To walk away from creating a culture at the Air Force Academy where ideas are expressed, debated, defended and strengthened is to make it a third-rate school, hardly deserving to be called a real university.
None of this is remarkable. The cadet in question didn’t make anyone else adhere to his beliefs and Mr. Rayburn is correct that both DoD and service regulations state that religious accommodation is a bedrock principle and can only be interfered with to the extent that it presents operational or safety issues (for instance, a turban is probably going to interfere with wearing a flight helmet). Chaplains have been a part of US military life since the colonial era as has religious expression while on duty.
Weinstein took his hate to the friendly venue of Huffington Post and essentially makes the case that members are only allowed to exercise their religious beliefs outside the duty environment
United States military members should be free to practice their religion, or lack thereof, as they see fit in their private time and in places and manners reserved for such practice and approved by competent military authority so as not to disrupt the critical cohesion, good order, morale and discipline of the unit.
The USAFA response was nonsense. By the logic they use a Jewish cadet would not be allowed to wear a yarmulke, something they are allowed to wear by USAF regulations, if a Muslim or atheist airman was offended. Like the cadet in question, our hypothetical Jewish airman wouldn’t have to proselytize to draw Weinstein’s ire. His very presence would offend. While USAFA and DoD regulations prohibit proselytization by superiors to subordinates, no regulation prohibits someone from being free from offense.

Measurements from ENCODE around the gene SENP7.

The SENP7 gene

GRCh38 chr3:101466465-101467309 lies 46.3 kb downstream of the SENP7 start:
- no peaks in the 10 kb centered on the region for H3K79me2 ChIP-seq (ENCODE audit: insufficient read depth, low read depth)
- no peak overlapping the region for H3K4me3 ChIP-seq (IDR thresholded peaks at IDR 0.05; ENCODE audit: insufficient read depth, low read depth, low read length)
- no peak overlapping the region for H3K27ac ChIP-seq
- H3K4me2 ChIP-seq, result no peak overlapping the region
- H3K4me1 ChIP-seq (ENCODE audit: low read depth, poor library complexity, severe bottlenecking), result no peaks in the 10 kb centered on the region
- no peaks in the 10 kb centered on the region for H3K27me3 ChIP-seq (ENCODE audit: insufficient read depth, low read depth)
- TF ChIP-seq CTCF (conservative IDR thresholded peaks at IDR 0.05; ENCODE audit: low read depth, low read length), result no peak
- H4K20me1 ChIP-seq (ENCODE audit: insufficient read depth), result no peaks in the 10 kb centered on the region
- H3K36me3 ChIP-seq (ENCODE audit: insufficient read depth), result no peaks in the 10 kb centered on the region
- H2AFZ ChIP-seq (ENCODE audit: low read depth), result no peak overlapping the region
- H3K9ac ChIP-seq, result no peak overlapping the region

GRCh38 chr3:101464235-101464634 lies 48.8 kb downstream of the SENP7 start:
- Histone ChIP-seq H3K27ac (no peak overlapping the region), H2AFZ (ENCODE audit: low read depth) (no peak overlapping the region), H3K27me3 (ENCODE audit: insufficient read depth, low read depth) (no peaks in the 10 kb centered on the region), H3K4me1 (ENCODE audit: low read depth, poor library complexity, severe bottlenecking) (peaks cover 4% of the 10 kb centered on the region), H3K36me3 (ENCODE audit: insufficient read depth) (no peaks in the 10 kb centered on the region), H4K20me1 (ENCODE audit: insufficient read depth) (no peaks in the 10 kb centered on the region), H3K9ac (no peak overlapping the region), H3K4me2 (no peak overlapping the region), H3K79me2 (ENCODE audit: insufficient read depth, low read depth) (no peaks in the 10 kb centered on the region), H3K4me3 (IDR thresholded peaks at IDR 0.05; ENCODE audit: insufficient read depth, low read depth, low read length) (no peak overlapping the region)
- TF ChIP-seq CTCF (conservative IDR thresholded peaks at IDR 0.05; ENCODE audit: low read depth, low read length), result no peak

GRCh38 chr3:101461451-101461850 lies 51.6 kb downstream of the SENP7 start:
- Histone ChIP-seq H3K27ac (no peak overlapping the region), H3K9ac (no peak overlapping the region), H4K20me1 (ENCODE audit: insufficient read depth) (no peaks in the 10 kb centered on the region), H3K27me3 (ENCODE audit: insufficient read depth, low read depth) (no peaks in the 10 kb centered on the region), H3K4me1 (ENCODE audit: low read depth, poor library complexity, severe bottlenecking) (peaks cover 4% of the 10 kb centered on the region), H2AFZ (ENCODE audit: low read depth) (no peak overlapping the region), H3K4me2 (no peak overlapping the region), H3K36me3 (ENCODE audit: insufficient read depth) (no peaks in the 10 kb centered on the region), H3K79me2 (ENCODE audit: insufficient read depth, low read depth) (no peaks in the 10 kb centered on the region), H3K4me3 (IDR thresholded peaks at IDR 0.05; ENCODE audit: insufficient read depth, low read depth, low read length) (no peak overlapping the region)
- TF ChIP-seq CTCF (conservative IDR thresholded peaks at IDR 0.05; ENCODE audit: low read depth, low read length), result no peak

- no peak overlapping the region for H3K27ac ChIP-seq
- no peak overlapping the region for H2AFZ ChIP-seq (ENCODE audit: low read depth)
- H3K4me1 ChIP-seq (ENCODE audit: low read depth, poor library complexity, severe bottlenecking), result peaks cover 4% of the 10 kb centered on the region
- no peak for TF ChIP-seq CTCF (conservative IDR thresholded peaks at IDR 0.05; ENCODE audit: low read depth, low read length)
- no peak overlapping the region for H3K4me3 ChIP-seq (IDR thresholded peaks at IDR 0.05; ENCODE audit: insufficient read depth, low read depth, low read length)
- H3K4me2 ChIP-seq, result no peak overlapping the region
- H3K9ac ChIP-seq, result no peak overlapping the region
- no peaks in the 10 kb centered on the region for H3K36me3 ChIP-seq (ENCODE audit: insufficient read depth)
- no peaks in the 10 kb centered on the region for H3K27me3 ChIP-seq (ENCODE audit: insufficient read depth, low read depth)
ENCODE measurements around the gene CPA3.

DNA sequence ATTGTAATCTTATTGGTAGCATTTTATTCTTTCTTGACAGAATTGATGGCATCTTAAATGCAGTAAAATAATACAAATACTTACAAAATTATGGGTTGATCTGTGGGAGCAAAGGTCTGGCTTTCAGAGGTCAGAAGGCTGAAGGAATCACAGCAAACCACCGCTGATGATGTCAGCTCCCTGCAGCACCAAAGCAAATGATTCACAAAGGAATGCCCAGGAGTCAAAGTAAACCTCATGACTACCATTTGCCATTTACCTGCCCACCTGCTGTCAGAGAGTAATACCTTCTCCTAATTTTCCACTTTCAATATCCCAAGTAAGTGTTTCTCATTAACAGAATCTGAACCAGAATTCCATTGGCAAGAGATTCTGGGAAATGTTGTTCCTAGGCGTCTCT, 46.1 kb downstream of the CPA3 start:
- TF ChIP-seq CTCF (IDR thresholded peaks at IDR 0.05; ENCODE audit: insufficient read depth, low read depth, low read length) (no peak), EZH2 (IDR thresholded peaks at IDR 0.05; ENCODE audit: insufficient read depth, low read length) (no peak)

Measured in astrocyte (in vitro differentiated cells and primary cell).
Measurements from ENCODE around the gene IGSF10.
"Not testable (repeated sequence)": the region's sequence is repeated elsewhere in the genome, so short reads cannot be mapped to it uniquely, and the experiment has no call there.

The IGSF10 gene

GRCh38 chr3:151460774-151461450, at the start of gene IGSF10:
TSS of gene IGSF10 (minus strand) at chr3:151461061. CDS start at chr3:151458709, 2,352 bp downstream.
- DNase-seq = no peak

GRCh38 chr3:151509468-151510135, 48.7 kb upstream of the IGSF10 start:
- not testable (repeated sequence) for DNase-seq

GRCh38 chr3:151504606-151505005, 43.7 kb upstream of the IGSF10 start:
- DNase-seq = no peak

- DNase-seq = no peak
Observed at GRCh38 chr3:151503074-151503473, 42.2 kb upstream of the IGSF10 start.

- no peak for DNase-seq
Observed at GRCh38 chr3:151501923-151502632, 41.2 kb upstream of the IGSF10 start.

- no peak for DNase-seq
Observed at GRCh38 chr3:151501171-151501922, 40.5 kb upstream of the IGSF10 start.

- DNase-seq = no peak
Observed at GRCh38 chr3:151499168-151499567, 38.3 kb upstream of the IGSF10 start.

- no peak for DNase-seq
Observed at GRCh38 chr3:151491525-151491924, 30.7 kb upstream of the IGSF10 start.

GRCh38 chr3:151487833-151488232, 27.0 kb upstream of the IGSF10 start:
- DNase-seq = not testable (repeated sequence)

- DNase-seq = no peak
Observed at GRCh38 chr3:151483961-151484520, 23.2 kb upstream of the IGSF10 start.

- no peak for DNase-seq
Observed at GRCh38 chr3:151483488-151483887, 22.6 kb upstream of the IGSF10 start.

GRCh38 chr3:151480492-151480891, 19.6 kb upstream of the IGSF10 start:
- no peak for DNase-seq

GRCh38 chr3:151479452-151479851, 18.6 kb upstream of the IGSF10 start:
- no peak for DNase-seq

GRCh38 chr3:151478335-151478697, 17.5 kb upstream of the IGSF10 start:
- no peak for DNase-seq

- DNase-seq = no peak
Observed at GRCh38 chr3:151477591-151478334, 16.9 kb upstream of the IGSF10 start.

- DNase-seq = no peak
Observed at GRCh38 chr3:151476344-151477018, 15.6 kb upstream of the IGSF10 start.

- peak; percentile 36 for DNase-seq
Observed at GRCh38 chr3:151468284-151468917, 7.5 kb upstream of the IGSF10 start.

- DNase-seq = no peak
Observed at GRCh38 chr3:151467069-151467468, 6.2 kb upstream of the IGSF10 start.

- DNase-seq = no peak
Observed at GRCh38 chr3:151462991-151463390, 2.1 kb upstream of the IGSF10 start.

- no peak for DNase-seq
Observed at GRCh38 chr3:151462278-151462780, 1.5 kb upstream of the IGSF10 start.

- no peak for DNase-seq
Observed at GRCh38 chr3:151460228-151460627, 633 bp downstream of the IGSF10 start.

In Weinstein’s laughable screed the misrepresents, out of ignorance or malice, service regulations. He says, for instance,
Likewise, above Rayburn’s cited paragraph 2.12 of AF Instruction 1-1, had he actually bothered to read it, one finds paragraph 2.11, which mandates that all Air Force that leaders “must avoid the actual or apparent use of their position to promote their personal religious beliefs to their subordinates or to extend preferential treatment for any religion. Commanders or supervisors who engage in such behavior may cause members to doubt their impartiality and objectivity. The potential result is a dangerous degradation of the unit’s cohesion, morale, good order, and discipline.”
Clearly, that doesn’t apply to the context at the USAFA because the Academy found that some cadets were “offended” not that the cadet in question was promoting his belief to his subordinates. When read in context with the next paragraph, which Mr. Rayburn cites:
2.12.1. All Airmen are able to choose to practice their particular religion, or subscribe to no religious belief at all. You should confidently practice your own beliefs while respecting others whose viewpoints differ from your own.
Weinstein alleges the Army restricts religious practice:
The Army restricts accommodation of religious practices that might “have an adverse impact on unit readiness, individual readiness, unit cohesion, morale, discipline, safety, and/or health” (AR600-20).
The regulation does nothing of the kind. The quote Weinstein tosses out is prefaced with
b. Relationships between Soldiers of different rank are prohibited if they—
Clearly it does not apply to religious freedom but is part of the Army’s anti-fraternization policy. The regulation, however, is not silent on religion. The actions of the USAFA be illegal under AR 600-20 and a violation of US Army Equal Opportunity policy. It even specifies that prayers are allowed at unit formations.
Bentley Rayburn Deserves Your Support
That Scooter Mikey Weinstein is a bigot and a liar in not news. What is news is that a GOP candidate for Congress has shown the moral courage to confront the current national idol, tolerance, and its evil fellow traveler, secularism, to defend the rights of members of the US Armed Forces to practice their faith openly, unashamedly, and without fear of persecution. In other words, he has proclaimed them to be American citizens.